He has privately grimaced

The Post called Don for a chat about Saudi Arabia last night.

President Trump strongly criticized Saudi Arabia’s explanation for the death of journalist Jamal Khashoggi late Saturday, saying that “obviously there’s been deception, and there’s been lies.”

At the same time, Trump defended the oil-rich monarchy as an “incredible ally” and kept open the possibility that Saudi Crown Prince Mohammed bin Salman did not order Saudi agents to kill Khashoggi.

That is, Trump talked his usual incoherent contradictory bafflegab late Saturday.

Trump had told reporters Friday that the Saudi explanation was credible, but U.S. officials said he has privately grimaced that his son-in-law Jared Kushner’s close relationship with the crown prince has become a liability and left the White House with no good options.

You can’t “grimace that.” You can “grumble that” but you can’t grimace that. A verb for making a facial expression is not a verb for saying.

But putting accuracy in language aside, what is Trump doing complaining about Jared Kushner as if giving him a job in the White House had been someone else’s idea? He’s Trump’s daughter’s husband, not anyone else’s. It’s Trump who has put his family members in administration jobs, not anyone else. It’s Trump who has broken laws against nepotism from the outset, not anyone else.

In the interview, Trump defended Kushner as doing a “very good job” but acknowledged that he and the crown prince, both in their 30s, are relatively young for the amount of power they wield.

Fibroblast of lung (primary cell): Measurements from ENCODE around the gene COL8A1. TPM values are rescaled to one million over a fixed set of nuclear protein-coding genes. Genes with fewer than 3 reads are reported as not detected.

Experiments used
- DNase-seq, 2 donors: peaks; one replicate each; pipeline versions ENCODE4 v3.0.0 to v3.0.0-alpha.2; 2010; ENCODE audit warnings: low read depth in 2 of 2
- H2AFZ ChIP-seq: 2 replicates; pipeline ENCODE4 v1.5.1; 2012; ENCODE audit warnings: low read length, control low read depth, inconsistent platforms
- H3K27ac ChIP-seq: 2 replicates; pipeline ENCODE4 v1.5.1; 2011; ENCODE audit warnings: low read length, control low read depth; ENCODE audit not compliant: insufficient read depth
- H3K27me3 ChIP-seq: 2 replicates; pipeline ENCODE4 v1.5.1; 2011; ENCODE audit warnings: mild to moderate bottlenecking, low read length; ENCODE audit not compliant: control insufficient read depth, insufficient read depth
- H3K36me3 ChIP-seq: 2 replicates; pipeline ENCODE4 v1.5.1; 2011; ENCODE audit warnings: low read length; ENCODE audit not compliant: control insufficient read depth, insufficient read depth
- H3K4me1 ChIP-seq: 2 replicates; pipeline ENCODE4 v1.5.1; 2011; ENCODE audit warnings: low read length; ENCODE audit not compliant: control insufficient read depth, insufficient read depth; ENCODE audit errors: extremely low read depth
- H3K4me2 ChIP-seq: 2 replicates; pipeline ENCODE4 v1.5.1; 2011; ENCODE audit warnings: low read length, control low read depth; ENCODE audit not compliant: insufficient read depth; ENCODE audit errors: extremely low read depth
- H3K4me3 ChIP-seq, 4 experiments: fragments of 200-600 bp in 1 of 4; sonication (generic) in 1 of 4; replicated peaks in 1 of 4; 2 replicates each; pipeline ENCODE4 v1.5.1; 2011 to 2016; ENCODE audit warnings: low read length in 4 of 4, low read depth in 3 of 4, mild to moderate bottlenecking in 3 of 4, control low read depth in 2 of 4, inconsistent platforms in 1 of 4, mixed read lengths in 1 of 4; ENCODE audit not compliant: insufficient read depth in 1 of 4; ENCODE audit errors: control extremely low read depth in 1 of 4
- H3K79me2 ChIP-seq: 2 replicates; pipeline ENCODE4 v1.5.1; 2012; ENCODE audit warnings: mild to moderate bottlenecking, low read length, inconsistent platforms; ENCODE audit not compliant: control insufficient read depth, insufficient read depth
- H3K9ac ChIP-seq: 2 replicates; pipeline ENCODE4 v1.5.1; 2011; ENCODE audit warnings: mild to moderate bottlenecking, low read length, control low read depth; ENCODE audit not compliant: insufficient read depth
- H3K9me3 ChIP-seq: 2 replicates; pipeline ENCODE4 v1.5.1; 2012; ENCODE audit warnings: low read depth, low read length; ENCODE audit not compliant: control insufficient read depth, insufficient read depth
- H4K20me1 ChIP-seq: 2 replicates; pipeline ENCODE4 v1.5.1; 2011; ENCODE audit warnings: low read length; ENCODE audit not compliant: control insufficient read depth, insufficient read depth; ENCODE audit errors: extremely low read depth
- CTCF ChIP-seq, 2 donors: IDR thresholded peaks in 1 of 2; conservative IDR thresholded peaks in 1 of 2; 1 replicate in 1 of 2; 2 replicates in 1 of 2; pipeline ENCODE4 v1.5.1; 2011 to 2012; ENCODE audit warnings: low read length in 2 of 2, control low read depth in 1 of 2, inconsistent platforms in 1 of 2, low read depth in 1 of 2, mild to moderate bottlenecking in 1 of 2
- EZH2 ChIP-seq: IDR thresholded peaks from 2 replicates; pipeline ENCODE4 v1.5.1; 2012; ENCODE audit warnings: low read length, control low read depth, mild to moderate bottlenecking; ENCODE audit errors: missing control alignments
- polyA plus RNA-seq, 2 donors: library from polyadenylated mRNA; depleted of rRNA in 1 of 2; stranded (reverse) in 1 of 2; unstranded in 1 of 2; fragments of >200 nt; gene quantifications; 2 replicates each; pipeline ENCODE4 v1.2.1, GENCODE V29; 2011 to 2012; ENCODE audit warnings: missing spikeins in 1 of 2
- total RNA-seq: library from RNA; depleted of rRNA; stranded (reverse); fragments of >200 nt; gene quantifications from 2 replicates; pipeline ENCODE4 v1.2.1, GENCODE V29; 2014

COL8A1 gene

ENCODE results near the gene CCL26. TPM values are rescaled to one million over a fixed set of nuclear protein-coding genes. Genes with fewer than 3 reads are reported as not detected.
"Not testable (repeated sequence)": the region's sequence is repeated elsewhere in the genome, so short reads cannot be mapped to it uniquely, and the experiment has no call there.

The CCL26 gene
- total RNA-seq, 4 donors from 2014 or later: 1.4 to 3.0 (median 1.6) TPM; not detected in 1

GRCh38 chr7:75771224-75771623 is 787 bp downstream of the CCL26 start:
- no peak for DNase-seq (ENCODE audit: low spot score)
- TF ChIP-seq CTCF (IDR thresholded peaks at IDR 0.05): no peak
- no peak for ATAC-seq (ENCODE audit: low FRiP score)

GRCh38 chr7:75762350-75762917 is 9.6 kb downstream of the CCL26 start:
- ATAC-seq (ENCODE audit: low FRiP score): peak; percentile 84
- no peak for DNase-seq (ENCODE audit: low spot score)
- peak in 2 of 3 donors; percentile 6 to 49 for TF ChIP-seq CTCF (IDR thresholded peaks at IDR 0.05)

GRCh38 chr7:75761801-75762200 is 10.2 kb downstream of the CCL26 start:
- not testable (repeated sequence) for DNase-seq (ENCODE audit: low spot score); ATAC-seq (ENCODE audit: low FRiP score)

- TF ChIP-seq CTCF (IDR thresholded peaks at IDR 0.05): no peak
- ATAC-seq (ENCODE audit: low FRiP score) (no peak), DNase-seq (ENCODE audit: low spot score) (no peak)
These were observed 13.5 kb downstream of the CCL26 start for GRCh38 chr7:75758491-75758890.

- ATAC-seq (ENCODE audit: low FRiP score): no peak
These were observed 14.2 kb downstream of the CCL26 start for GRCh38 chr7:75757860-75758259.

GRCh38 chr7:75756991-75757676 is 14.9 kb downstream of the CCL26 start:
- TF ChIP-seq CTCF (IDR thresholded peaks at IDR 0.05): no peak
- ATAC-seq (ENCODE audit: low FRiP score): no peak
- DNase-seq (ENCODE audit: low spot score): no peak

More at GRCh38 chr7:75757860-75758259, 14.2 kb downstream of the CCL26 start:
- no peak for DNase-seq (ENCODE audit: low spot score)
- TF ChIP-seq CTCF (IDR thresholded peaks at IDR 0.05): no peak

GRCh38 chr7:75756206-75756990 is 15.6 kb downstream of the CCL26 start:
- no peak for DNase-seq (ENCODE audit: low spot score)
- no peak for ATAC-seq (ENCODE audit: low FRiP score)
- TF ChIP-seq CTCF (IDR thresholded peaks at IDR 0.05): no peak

Well yes, they are, and in Kushner’s case at least also callow and ignorant and unqualified. Whose fault is that?! Whose idea was it to put callow young Kushner in that job? Trump’s, not anyone else’s.

“They’re two young guys. Jared doesn’t know him well or anything. They are just two young people. They are the same age. They like each other, I believe,” Trump said.

As is Princess Ivanka. Neither Princess Ivanka nor Prince Jared should be anywhere near the White House.

On Saturday, King Salman increased his support for the crown prince, putting him in charge of the official review of the Saudi intelligence apparatus.

The decision raised questions about the quality of Saudi Arabia’s review and investigation of its actions, which Pompeo touted as a key achievement of his trip.

“We talked about the importance of the investigation, completing it in a timely fashion, and making sure that it was sufficiently transparent that we could evaluate the work that had been done to get to the bottom of it,” Pompeo told reporters on the tarmac in Riyadh before leaving the country. “So that was the purpose of the visit. In that sense it was incredibly successful.”

Oh yes, hugely successful, with the crown prince now in charge of the review.

One U.S. official expressed dismay that Kushner’s close relationship with the crown prince was not enough to provide guardrails against the killing and now leaves the administration vulnerable to criticism that the United States is beholden to the Saudis.

The official said Trump is annoyed by a sense that he was blindsided and by what he sees as Kushner’s misjudgment. Kushner has in recent days been sidelined from the Khashoggi case, which many in the administration see as beneficial.

Blah blah blah; all this normalizing talk, as if there were nothing corrupt or incompetent about making stuffed dummy son-in-law responsible for the Saudi Arabia beat.

Trump suggested on Saturday that the crown prince was a stabilizing force in Saudi Arabia, despite the view of critics who note his government’s slaughter of civilians in Yemen, crackdown on dissent and jailing of political opponents.

“He’s a strong person. He has very good control,” Trump said. “He’s seen as a person who can keep things under check, I mean that in a positive way.”

Well of course he does; he’s a bully himself.

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